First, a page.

If you’d like to add more seafood to your diet, but you’re concerned about the fragile marine environment, Wild Alaska Pollock is an excellent choice. The fish is abundant, sustainable, healthy and delicious.
Chicago-area food and travel writers recently were invited to dine and learn at a media event sponsored by Trident Seafoods, the largest seafood company in the U.S., and Eden, a West Loop eatery with a new take on fresh American cuisine.
On the menu that night were lettuce wraps, kabobs, tempura and more, all created from Wild Alaska Pollock by Eden’s Executive Chef Devon Quinn. The starring entreé was wood-grilled pollock wrapped in banana leaves with fava beans, radish, tomatillo salsa and lulo aioli.
“As the oceans are over-fished, it’s important to use things sustainably,” Quinn said. “Most of the fish we use here are sustainable or farmed. It’s great to see something that meets our standards.
Wild Alaska Pollock is the most abundant certified-sustainable seafood species on the planet. The industry is highly regulated to keep the population at optimal levels. Plus, because Wild Alaska Pollock is a smaller fish, 12 to 20 inches and 1 to 3 pounds, there is less incidental catch of other species.
Chef Quinn added the fish to Eden’s menu: Tempura Wild Alaska Pollock sandwich with Gochujang remoulade, iceberg, pickled shallots and dijon.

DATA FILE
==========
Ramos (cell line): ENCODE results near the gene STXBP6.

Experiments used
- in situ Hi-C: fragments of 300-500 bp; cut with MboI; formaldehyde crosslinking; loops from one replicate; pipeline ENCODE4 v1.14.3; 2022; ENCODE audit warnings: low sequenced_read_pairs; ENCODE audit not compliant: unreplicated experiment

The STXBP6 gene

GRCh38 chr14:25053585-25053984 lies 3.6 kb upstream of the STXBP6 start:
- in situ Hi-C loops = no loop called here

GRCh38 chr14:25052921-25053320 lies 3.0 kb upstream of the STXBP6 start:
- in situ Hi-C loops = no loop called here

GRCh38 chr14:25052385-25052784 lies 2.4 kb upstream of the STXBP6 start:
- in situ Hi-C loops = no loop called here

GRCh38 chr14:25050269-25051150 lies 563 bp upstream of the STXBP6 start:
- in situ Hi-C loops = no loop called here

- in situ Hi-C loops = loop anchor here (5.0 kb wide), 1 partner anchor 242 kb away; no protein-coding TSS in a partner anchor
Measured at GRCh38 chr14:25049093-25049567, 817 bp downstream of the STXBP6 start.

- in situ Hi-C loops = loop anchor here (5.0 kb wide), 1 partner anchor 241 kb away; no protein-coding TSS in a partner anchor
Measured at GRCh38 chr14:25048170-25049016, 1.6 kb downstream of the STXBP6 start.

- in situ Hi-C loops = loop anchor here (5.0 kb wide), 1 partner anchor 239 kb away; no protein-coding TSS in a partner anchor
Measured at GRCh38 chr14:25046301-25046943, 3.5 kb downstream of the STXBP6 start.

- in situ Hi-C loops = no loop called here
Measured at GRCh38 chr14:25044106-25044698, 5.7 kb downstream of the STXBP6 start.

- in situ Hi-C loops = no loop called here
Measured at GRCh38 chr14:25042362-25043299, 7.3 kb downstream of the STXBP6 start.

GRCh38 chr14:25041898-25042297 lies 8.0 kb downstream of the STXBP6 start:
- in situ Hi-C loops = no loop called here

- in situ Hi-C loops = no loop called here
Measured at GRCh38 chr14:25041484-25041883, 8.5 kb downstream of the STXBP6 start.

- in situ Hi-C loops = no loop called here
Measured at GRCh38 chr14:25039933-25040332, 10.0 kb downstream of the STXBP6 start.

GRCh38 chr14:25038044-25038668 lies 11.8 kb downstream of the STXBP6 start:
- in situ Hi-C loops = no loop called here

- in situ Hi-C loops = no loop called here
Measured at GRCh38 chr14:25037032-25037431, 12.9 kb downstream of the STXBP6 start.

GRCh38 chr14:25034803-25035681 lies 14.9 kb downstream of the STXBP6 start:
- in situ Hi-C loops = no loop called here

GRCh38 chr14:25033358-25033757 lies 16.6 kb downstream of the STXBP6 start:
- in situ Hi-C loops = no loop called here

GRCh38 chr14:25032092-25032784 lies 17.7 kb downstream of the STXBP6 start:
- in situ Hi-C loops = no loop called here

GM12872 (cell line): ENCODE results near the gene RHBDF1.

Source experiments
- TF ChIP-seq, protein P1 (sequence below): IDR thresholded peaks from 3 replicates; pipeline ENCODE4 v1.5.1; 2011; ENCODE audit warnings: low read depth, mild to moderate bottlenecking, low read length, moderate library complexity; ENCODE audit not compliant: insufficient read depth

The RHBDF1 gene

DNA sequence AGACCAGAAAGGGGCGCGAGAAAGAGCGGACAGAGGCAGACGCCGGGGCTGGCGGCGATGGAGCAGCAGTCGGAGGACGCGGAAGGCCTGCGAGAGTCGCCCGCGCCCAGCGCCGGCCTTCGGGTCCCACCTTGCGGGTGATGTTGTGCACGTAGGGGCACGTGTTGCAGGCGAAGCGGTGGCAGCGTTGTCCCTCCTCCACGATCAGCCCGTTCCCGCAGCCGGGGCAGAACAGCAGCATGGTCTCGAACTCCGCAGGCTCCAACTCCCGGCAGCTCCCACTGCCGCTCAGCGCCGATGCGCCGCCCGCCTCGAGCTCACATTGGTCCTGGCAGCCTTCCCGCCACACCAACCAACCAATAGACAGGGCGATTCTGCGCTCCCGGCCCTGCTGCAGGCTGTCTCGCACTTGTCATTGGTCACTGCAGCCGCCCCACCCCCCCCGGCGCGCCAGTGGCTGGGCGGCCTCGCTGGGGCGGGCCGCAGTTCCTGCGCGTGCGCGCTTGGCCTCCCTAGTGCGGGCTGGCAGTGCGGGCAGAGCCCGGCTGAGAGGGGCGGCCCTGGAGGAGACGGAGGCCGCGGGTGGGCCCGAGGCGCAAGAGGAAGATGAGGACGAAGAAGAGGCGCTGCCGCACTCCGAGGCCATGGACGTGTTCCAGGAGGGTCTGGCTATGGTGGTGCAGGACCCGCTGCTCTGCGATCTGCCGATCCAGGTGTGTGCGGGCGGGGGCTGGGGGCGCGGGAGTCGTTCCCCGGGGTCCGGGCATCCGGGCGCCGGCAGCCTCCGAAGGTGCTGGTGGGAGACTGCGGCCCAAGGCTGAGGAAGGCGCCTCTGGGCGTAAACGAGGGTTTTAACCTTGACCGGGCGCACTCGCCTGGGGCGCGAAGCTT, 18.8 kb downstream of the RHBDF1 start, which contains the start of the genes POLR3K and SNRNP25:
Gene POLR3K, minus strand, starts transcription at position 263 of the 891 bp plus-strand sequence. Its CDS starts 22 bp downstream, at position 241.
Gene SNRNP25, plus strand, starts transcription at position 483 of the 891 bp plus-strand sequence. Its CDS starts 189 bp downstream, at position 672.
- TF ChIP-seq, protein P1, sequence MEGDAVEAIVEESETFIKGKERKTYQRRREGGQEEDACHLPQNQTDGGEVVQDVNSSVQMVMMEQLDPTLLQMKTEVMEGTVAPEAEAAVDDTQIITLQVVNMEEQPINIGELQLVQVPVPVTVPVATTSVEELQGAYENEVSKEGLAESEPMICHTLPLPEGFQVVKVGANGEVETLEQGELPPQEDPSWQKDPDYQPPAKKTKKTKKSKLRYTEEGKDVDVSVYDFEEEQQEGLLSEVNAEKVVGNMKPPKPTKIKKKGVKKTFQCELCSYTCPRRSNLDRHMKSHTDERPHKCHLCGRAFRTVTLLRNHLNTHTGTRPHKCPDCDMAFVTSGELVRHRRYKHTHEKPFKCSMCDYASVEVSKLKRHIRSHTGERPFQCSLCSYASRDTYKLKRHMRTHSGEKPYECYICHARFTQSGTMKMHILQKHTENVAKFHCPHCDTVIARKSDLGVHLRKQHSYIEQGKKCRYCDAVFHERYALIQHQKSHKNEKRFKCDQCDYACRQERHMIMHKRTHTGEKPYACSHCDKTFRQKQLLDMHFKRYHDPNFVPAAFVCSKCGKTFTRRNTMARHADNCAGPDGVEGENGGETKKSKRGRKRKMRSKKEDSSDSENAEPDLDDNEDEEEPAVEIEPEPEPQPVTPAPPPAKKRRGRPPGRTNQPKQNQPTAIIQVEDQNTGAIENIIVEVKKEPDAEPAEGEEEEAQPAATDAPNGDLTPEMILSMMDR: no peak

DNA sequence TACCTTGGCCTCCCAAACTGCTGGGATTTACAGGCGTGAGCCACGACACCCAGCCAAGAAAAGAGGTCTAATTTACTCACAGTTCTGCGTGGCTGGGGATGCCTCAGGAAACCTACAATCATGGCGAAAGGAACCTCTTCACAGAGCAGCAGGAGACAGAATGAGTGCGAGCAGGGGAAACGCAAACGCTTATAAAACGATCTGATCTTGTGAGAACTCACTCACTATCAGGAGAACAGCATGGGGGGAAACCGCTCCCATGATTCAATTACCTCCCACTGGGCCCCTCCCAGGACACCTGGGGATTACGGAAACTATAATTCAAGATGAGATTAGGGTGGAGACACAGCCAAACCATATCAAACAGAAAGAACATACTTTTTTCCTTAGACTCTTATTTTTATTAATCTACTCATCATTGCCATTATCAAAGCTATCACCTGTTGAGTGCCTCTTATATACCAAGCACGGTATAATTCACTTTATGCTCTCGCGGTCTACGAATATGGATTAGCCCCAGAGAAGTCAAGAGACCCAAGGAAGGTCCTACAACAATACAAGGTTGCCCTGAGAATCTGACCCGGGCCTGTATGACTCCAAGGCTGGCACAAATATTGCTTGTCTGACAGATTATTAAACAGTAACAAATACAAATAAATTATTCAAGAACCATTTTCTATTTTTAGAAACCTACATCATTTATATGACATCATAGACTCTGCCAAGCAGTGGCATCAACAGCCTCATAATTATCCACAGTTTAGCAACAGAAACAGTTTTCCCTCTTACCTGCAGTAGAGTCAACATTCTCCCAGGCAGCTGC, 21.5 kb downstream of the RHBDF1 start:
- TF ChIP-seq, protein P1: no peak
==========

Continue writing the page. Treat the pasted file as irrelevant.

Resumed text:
Wild Alaska Pollock is a mild, slightly sweet-tasting fish with a snow-white color. It’s a cousin to Cod but less expensive. By federal law, only pollock caught in Alaskan waters can be labeled “Wild Alaska Pollock.” Fish labeled simply as “pollock” is typically harvested and processed in either Russia or China.
Don’t confuse Alaska Pollock with Atlantic Pollock. In taxonomic rankings, they belong to the same family but not the same genus. Atlantic Pollock is a darker, oilier fish with an earthier taste.
Trident Seafoods, headquartered in Seattle, not only harvests the majority of the legal fishing count of Wild Alaska Pollock, but as an industry leader, stands at the forefront of preserving the species. Smaller fisheries are following Trident’s lead.
The company has long been an industry innovator. In 1961, Chuck Bundrant, then a 19-year-old native of Evansville, Ind., arrived in Seattle, looking for a sea adventure. He hired on to various fishing boats, and, after gaining some experience, invented a first-of-its-kind boat that processed its catch onboard without having to race it to shore first.
That invention led to the creation of Trident Seafoods, now in third-generation family hands. The company harvests, processes and sells Wild Alaska Pollock and other seafood across a variety of channels including restaurants, distributors, grocery stores and direct-to-consumer brands.
Analise Gonzales is Bundrant’s granddaughter and the company’s sales and business development manager.
We believe Wild Alaska Pollock is the food of the future,” she said. “It’s a superfish.”
Pamela Dittmer McKuen